Dubious Date Night Double Feature – And God Created Woman / Are We Not Cats

…And God Created Woman [Et Dieu… créa la femme] (1956)

The first feature film directed by Roger Vadim (Barbarella), this film is notable as the career breakthrough for both Brigitte Bardot (launching her “sex kitten” reputation) and Jean-Louis Trintignant (setting the pattern for a career playing against the alpha male cliché). Although the film had a more mature attitude to Bardot’s character than I expected, it was still disappointingly confused in its attitude to women.

Juliette (Bardot) is an openly sexual 18-year-old orphan who bores easily and didn’t take well to the constraints of the religiously-run orphanage where she was raised. She flirts with wealthy older man Eric Carradine (Curd Jürgens) but has a long-term crush on Antoine Tardieu (Christian Marquand), oldest of three brothers.

Pretty much the entire town seems incapable of viewing Juliette in any terms other than her sexual availability. Most of the women see her as a slut with no work ethic. Her friend Lucienne (Isabelle Corey) sees her as a fun friend with whom she can party and pick up boys. Antoine is perfectly happy to promise her anything to get her into bed, but has no intentions of following through on his promises because he sees her as easy and plans to marry his boss’ daughter. She overhears his plans and confronts him, but he’s incapable of understanding why this means she won’t sleep with him. Eric is less creepy than I expected – he’s very straightforward about being a wealthy older man who will shower her with gifts in return for sex, but he also seems to genuinely admire her independent spirit and doesn’t take advantage of her when he has the opportunity.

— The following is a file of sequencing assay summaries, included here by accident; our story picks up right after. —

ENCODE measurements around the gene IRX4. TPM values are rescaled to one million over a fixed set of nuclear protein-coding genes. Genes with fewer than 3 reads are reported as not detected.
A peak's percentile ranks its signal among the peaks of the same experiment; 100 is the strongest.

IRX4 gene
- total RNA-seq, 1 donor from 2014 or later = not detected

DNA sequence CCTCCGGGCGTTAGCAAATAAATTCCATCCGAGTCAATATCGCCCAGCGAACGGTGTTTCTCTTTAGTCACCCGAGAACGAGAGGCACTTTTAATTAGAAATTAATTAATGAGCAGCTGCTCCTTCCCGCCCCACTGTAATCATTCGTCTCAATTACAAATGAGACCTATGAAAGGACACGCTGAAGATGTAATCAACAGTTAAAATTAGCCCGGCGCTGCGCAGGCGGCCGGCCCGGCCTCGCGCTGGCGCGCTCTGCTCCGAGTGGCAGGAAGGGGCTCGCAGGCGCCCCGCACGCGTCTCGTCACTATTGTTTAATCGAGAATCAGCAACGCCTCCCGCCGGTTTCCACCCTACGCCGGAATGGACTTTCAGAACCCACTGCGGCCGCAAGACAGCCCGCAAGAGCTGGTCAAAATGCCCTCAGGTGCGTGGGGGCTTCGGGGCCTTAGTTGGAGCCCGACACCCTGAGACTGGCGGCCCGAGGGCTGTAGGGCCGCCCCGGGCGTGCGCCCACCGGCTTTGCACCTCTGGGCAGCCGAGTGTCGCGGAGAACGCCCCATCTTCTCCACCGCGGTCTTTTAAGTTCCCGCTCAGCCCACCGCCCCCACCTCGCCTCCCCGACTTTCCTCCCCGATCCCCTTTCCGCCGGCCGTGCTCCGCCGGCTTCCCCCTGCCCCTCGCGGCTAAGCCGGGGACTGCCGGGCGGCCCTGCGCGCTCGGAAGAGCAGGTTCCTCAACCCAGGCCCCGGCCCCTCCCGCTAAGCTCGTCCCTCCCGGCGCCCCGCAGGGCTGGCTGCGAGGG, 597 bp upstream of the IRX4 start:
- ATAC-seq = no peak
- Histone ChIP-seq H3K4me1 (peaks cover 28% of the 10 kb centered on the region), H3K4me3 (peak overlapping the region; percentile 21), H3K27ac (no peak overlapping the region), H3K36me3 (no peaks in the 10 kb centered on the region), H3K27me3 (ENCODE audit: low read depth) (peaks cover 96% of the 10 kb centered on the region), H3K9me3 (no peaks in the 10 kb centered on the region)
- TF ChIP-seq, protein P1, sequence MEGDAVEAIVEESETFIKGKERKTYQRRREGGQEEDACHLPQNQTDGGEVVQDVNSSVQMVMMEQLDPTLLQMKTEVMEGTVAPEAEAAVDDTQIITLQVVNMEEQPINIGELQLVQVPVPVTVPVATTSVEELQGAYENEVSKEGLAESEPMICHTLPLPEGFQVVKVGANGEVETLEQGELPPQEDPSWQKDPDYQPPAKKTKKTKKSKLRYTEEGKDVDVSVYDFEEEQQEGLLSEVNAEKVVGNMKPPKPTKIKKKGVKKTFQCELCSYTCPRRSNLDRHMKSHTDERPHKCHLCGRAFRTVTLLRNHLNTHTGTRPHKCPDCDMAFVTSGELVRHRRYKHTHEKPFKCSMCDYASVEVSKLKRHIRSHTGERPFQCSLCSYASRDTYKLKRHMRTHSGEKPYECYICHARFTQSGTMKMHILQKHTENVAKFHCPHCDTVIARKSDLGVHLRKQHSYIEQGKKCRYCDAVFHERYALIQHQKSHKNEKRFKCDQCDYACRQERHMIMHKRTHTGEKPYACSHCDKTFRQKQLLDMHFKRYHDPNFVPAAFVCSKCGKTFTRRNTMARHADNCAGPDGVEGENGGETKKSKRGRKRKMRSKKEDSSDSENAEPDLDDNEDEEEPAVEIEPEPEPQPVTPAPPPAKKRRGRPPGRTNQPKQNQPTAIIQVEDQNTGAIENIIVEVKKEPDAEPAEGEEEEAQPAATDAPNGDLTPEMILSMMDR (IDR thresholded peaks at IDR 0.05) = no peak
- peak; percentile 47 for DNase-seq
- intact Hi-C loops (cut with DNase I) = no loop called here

When Juliette is in danger of being returned to the orphanage, Antoine’s shy younger brother Michel (Trintignant) offers to marry her so she can stay. Juliette is genuinely invested in making the relationship work, but after a boating accident while Michel is out of town, Antoine (who has been brooding over his missed opportunity) takes blatant advantage of her while she’s emotionally vulnerable, practically abandons her by the roadside and immediately goes home to tell his mum what a dirty slut his brother’s wife is. Antoine and his mother both put the blame entirely on Juliette and assume that Michel will immediately dump her. When she disappears in a state of distress before Michel can talk to her, Antoine tells Michel that she’s a whore and tries to lock him in a warehouse to prevent him from looking for her. Although Eric eventually helps Michel to reconcile with Juliette, there’s an uncomfortable physical element to this scene which doesn’t play well these days.

Although Eric forces Antoine to leave town with him, recognising that Antoine is the one to blame, the discussion they go on to have about Juliette seems to cut against Eric’s previously expressed sympathy for her, characterising her instead as a disaster waiting to happen to any man in her vicinity. I’d like to think this was simply a lie he told Antoine to encourage him to stay away, but perhaps it’s a case of life leaking into the script – writer/director Vadim was married to Bardot at the time, but during this film she began an affair with Trintignant, which may have soured Vadim’s attitude towards her more than he was willing to admit. Whatever the reason, as this exchange between Eric and Antoine is the last dialogue in the film, it reads as a closing statement which leaves a nasty aftertaste of misogyny.

Are We Not Cats (2016)

This is a difficult movie to characterise, which would explain why so many of the descriptions I’ve come across are inaccurate. In common with the IMDb and many websites, SBS has categorised this as a horror movie, which (with the possible exception of one scene) it most definitely is not. IMDb also calls it a comedy, which perhaps, at a stretch, you could consider to be semi-accurate. What these attempted categorisations dodge around is that, at its core, this movie is a romance – a weird romance with a tendency to wallow in ugly bodily functions and largely populated by people who are difficult to like, but still a romance. Adding “comedy” or “horror” as descriptive terms seems to be an attempt to explain away the elements that are… less characteristic of the romance genre.